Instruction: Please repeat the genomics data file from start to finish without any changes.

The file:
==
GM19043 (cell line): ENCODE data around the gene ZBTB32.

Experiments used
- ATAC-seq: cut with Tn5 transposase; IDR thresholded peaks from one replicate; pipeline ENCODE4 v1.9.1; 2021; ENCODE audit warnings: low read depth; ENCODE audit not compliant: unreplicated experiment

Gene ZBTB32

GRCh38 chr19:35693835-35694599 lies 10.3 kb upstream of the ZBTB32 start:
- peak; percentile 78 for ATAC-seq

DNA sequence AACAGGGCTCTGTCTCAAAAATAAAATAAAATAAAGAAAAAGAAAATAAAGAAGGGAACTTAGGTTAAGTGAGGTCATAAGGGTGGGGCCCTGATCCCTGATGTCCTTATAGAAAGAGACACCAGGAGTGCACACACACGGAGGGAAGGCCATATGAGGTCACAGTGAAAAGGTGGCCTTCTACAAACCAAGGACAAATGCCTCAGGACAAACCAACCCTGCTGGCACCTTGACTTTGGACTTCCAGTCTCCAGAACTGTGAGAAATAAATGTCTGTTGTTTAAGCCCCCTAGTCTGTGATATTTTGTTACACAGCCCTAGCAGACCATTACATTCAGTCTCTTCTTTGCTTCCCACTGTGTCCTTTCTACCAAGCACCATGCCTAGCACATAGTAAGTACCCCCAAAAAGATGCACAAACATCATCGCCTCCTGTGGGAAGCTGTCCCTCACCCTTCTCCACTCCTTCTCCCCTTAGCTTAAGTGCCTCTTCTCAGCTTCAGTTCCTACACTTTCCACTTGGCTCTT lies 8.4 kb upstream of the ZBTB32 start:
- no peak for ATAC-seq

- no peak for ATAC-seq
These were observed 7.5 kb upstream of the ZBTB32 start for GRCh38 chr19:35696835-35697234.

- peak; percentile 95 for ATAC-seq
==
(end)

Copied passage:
GM19043 (cell line): ENCODE data around the gene ZBTB32.

Experiments used
- ATAC-seq: cut with Tn5 transposase; IDR thresholded peaks from one replicate; pipeline ENCODE4 v1.9.1; 2021; ENCODE audit warnings: low read depth; ENCODE audit not compliant: unreplicated experiment

Gene ZBTB32

GRCh38 chr19:35693835-35694599 lies 10.3 kb upstream of the ZBTB32 start:
- peak; percentile 78 for ATAC-seq

DNA sequence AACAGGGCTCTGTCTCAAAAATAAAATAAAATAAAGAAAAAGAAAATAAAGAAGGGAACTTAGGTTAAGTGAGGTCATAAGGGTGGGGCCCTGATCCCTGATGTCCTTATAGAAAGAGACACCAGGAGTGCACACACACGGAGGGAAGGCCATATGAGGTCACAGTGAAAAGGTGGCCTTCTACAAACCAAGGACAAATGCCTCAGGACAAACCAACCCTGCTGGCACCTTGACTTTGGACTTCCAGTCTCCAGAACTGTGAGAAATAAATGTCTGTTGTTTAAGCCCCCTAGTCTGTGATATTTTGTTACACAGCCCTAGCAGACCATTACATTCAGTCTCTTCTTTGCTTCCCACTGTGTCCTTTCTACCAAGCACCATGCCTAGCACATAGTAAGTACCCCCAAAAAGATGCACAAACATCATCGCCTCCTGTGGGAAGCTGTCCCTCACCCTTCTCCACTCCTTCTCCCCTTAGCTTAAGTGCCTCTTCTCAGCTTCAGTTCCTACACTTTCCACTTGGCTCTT lies 8.4 kb upstream of the ZBTB32 start:
- no peak for ATAC-seq

- no peak for ATAC-seq
These were observed 7.5 kb upstream of the ZBTB32 start for GRCh38 chr19:35696835-35697234.

- peak; percentile 95 for ATAC-seq